I currently don’t have the expertise to file and install a new nut on my own, nor do I want to entrust Guitar Center with this task, so I’m deferring this particular upgrade until later. For now, I would be happy to improve the bridge setup of the guitar and install some new pickups.

Pickups run the gamut from expensive to really-freakin-expensive, but I mainly just wanted something in the $100 range. John Mayer has of course been a big inspiration to me musically, so I figured why not try some pickups that would get me closer to his sound? Obviously, his “sound” comes more from the fact that he can make any guitar sound like his “sound” (ok, and maybe his super exclusive Two Rock and Dumble amps help too), but I’m just looking to improve on the worst ever Fender stock pickups this side of the Squier line-up, so a little goes a long way. Also, I’ll never ever compare myself to John Mayer again.

I ended up settling on a set of Tone Emporium mid-scoop pickups, which are not quite the Big Dippers that JM uses, but purportedly similar. Good enough for me.

As an aside, via email, I learned from Jason that pickups are really just like an EQ on your strings. The insight here is that you can make any pickups sound like any other pickups with the right EQ in post-processing, assuming they are of the same sensitivity. Additionally, affecting the sustain on your guitar is not really a linear thing, as some mods may improve the bass response but kill the treble or vice versa. Or the really zen way to think about it, and I quote: “It’s like an EQ that’s constantly being reapplied over time.” Whoa, right?

It’s a good thing, though, that I only learned these things after I finished my mod. Otherwise I probably would have gotten all nihilist about it and bought a new Les Paul instead.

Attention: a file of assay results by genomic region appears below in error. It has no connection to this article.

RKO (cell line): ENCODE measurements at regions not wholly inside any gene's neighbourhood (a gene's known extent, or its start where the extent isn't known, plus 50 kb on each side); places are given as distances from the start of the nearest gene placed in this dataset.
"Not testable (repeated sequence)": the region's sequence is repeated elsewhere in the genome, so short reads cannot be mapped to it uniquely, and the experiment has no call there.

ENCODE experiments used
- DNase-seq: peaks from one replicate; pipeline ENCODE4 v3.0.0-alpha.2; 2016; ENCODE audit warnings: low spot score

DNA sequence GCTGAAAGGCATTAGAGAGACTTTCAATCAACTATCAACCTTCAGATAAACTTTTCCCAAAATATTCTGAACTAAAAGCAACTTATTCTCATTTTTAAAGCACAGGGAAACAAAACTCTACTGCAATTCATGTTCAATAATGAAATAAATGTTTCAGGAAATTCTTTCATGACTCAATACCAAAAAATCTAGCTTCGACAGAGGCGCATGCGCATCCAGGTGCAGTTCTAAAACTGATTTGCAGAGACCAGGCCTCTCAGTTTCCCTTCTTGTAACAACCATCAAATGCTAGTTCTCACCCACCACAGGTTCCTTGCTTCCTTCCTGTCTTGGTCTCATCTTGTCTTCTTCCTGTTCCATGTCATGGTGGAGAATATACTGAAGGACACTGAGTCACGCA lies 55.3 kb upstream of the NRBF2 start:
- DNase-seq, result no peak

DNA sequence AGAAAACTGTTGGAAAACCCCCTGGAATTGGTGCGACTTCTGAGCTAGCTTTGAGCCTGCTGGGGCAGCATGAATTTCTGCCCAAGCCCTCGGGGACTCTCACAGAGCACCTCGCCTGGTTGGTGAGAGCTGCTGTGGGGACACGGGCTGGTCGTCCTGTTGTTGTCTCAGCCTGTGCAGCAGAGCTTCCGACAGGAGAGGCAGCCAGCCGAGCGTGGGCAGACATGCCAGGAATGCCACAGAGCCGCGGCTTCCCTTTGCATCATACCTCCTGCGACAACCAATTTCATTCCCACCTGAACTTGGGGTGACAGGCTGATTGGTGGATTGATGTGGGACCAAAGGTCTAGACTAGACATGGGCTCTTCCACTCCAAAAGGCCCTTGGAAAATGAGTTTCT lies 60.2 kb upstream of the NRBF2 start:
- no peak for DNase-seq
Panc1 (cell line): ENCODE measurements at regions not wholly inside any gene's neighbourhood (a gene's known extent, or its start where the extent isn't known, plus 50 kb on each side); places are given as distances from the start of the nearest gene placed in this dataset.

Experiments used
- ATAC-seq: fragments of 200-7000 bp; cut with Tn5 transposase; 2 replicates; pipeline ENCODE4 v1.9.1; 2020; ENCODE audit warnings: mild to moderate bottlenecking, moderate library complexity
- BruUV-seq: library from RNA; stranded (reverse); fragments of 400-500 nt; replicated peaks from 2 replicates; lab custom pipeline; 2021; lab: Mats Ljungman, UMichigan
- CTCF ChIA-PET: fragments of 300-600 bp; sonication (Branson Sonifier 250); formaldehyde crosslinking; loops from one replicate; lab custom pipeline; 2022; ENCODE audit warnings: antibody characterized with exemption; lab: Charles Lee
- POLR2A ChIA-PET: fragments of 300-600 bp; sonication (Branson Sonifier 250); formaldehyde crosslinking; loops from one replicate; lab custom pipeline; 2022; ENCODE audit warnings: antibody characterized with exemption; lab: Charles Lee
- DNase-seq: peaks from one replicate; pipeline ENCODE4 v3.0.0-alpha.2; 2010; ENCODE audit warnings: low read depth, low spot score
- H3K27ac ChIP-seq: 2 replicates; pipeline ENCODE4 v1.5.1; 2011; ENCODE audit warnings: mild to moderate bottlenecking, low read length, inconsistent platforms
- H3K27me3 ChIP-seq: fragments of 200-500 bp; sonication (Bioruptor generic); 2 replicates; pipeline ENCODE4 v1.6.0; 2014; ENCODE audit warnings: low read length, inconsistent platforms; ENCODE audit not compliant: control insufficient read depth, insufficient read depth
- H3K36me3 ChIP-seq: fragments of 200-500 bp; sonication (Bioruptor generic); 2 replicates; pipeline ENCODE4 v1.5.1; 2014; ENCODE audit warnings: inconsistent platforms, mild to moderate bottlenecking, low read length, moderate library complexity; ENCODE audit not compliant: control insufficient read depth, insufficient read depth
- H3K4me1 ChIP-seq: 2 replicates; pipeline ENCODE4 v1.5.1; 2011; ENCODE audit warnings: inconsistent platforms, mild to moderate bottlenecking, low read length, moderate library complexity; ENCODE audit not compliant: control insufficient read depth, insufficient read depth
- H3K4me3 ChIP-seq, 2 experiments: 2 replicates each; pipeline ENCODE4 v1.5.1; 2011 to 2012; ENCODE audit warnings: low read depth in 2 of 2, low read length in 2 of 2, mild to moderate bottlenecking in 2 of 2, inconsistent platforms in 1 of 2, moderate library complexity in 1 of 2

So let’s round up all the materials we’ll be needing to complete this upgrade, shall we?

From GuitarFetish:  (the name of this site is weird, but their deals are good for sure)

From ToneEmporium:

  • Mid-scoop Gravity Pickups

From Radio Shack or equivalent:

  • 2 SPST flip-switches
  • 22 AWG (American Wire Gauge to save you a trip to Wikipedia) hook-up wire. I got a pack in three different colors. You might want to get the stranded variety. I got the solid variety by accident and ended up sticking with it, but I can tell in retrospect that stranded would have made my life a bit easier, especially since I suck at wiring things together.


  • I am assuming you have soldering equipment and materials, but you can always get them from the Shack as well.
  • Multimeter to check your work
  • Philips screwdriver
  • Wire-clipper/stripper


All right then, let’s open up that Strat. If you’ve never done this before, it’s actually pretty easy. Remove the strings and unscrew the 11 screws on the pickguard, and lift up the assembly. You should see everything come out except for three wires that appear to be running into the guitar body somewhere. In my case these were two black wires and one white wire. One set of these (black and white) goes to the output jack. The other one goes through to the back of the body where it is soldered onto the tremolo claw: this is the ground wire that ultimately grounds your strings (just follow the metal).

I chose to cut the black and white wires going to the output jack at the edge of the output jack, but this was an arbitrary decision. You can cut it anywhere since the output jack has to come out as well, unless you plan on reusing it. In my case, the GF pickguard assembly came with a new jack assembly so I just used that one, given that the original jack was getting a bit loose.

For the ground wire, I didn’t feel like redoing the soldering to the tremolo claw, so I cut it as close to the original pickguard assembly as possible.